Cook County saw at least 26 cold-related deaths in 2017: Protect yourself and your loved ones against winter's chill

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Illinois consistently ranks among the top five states that report the highest numbers of cold-related deaths.  Hypothermia is most likely to set in when temperatures are below freezing, though it can still be a threat when the mercury reaches 40 degrees or so.  Infants, the elderly, and people with other health conditions are the most vulnerable.

Of the cold-related deaths reported in Cook County, many of the victims were at least 60 years old, and/or had chronic conditions, such as heart disease.

Even when hypothermia doesn’t claim the lives of its victims, it still takes a considerable toll.  During the most frigid spells, emergency rooms report scores of patients coming in with frostbite and other complications from the cold.  Know the risks and protect yourself and your loved ones.  Beyond the common-sense caveats to bundle up, wear layers, and limit your exposure to cold, consider these tips.

Know the signs.  Signs of hypothermia include:

  • Shivering
  • Mumbling or slurred speech
  • Weak pulse
  • Lack of coordination
  • Slow, shallow breathing
  • Memory loss or confusion
  • Drowsiness or extremely low energy
  • Loss of consciousness
  • (In infants) bright red, cold skin

Check on the elderly.   Seniors can lose body heat faster than younger people, so hypothermia can set in very quickly.  Check on older neighbors and family members to be sure they are safe.  Pay them a visit or request a well-being check to make sure their homes are warm enough.  The thermostat should be set to 66 degrees or higher.

Be mindful of what you eat and drink.  Older people, especially, need to make sure they’re eating enough to maintain a healthy body weight so they have adequate “natural insulation” to help protect them from becoming too cold even while inside.  Regardless of age, you should consume alcohol minimally, or not at all, if you’re going to be out in the cold.  Drinking alcohol can make you feel warmer than you really are.  I remember when the Bears won the Super Bowl in 1986, it wasn’t long before reports started coming in of people suffering frostbite.  Several cases were the result of jubilant fans, sometimes dressed only in jeans and T-shirts,  taking their celebrations outside after enjoying several rounds of adult beverages and not realizing just how fierce the elements were.

Monitor medication risks.  If you have one or more health conditions that require medication, talk to your healthcare provider about how those medicines can affect you during cold weather, as some pharmaceuticals can impact your body’s ability to retain heat.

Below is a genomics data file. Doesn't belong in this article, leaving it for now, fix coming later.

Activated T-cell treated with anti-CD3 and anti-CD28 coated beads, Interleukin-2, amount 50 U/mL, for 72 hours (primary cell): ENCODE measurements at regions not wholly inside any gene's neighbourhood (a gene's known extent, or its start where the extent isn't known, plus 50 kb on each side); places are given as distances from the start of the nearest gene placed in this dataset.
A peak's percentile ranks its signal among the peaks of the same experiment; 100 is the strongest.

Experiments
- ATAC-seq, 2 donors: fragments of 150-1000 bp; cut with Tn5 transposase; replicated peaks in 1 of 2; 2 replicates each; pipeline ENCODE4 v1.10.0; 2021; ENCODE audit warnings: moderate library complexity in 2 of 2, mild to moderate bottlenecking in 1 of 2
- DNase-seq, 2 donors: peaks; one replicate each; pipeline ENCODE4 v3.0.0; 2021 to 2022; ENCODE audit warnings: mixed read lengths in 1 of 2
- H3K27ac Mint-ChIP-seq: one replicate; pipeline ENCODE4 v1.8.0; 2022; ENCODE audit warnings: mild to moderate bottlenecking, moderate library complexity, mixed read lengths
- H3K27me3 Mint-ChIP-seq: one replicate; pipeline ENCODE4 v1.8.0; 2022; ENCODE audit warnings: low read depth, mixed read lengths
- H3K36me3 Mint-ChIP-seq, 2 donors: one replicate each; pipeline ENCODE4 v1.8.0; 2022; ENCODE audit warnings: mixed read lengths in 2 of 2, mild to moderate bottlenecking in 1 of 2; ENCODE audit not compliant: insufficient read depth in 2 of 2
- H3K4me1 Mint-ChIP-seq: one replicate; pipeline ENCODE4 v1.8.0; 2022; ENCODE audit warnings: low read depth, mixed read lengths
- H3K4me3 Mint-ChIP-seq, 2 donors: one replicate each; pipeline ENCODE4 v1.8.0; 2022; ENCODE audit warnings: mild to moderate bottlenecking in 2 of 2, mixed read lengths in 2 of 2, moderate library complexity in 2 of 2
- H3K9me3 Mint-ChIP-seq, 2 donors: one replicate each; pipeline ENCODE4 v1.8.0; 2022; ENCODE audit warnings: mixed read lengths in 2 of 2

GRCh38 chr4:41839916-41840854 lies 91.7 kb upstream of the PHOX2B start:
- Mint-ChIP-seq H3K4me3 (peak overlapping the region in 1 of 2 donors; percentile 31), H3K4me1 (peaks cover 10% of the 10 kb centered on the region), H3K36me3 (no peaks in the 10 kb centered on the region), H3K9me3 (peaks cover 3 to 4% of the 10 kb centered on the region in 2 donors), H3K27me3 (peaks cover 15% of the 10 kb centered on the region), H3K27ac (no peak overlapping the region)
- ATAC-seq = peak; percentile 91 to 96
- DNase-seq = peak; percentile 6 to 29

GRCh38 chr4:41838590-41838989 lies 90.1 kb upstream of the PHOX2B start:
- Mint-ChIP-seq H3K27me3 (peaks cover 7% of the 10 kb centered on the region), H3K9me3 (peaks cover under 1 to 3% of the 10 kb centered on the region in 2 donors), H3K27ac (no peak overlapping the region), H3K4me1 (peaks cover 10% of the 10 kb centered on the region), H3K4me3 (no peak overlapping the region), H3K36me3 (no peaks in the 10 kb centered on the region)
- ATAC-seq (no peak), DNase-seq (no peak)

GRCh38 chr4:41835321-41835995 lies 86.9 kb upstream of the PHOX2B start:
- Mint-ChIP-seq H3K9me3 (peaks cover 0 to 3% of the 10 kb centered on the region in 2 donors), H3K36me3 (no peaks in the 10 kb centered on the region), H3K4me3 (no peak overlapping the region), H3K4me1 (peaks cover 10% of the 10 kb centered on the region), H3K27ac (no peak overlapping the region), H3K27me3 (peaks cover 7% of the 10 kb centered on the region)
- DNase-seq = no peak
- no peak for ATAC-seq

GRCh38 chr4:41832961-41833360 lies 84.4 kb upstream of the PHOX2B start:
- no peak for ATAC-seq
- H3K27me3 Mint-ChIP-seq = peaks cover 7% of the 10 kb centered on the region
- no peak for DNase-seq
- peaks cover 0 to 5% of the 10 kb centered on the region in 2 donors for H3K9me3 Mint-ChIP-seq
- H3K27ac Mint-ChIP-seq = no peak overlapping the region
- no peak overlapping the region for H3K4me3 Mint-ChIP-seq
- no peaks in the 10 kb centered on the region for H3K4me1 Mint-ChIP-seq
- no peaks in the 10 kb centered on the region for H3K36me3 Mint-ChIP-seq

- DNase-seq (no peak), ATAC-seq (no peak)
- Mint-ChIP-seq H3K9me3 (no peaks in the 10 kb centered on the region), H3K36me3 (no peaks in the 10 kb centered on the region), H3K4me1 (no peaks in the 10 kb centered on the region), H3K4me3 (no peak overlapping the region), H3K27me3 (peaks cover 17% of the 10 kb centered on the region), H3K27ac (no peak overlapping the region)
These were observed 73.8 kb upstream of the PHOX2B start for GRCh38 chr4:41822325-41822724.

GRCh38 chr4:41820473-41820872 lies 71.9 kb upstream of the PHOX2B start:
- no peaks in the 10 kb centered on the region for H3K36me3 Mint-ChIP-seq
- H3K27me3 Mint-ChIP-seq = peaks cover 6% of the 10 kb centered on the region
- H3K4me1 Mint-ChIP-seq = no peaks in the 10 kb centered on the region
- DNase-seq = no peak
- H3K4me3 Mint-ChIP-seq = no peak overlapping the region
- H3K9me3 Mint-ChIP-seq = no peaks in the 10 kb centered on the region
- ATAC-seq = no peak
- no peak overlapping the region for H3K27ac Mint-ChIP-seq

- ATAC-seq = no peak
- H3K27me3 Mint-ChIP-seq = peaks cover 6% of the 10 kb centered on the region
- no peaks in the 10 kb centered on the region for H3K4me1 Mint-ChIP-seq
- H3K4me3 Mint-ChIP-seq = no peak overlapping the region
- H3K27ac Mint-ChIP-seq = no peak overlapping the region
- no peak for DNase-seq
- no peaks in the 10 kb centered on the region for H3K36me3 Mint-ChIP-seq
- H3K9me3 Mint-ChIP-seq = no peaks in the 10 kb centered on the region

Hypothermia slows down the brain, leading to confusion and difficulty with movement, so those who are affected may have difficulty recognizing that they are in distress and getting the help they need. If you suspect that your loved one has hypothermia, seek medical attention and do your best to keep the person warm.

DO:

  • If the person is wearing wet clothing, remove it.
  • Wrap the person in anything you have handy that is warm and dry, such as blankets or towels.  Handle the individual gently.
  • Give him or her something warm to drink.  Just make sure the beverage doesn’t contain caffeine or alcohol.

DON’T:

  • Rub the person’s arms and legs or apply a heating pad or other hot compress directly to those sites.  This will just direct cold back toward the heart.
  • Place some one who may have hypothermia in a warm bath.

Most of these tips came from the National Institute on Aging and the Mayo Clinic, which you can visit to learn more about safeguarding yourself and others in cold weather.

If your heat is not working or you can’t keep your home adequately warmed during cold snaps, it’s important to seek shelter right away rather than trying to ride out subfreezing temperatures on your own.

Anyone who has survived at least one Chicago winter probably already knows that the city provides warming centers to keep people safe when the mercury dips dangerously low.  Go here to see a list of warming centers in Chicago and find the one closest to you.  Residents are advised to call 311 first to check availability or to see if any additional temporary centers have been opened during especially bitter weather.

Cook County also provides places where people can go to escape hazardous cold.  You can view a list of those sites here.

Stay safe and take a few minutes out of your day to check on anyone you may be concerned about!  Even one cold-related death or health crisis is one too many.

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